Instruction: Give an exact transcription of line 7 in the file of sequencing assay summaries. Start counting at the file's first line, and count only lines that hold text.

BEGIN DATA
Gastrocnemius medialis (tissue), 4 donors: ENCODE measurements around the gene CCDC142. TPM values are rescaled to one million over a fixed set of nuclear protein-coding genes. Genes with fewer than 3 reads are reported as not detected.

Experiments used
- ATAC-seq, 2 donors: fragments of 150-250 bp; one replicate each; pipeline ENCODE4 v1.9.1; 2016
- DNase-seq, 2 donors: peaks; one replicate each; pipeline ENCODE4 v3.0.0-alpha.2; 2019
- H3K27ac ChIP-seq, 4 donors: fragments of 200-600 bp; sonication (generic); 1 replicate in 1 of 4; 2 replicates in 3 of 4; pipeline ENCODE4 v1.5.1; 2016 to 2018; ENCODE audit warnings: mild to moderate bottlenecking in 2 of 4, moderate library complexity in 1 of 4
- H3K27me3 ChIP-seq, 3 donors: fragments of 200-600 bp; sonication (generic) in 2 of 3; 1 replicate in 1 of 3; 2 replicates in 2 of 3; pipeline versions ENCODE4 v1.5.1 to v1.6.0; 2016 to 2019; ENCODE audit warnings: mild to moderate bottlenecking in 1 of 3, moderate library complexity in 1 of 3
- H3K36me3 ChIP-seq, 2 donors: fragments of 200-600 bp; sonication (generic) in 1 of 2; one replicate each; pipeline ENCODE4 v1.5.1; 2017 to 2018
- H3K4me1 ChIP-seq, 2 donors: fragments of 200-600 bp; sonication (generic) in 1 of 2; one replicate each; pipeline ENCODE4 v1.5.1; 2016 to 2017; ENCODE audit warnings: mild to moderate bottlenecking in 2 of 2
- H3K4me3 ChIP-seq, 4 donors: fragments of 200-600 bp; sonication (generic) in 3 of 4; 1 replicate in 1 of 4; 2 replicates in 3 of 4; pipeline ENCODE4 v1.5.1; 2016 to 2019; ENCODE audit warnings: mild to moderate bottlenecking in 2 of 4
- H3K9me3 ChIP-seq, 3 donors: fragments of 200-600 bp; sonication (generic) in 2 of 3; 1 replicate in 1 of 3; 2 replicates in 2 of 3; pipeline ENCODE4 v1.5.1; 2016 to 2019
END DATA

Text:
- H3K36me3 ChIP-seq, 2 donors: fragments of 200-600 bp; sonication (generic) in 1 of 2; one replicate each; pipeline ENCODE4 v1.5.1; 2017 to 2018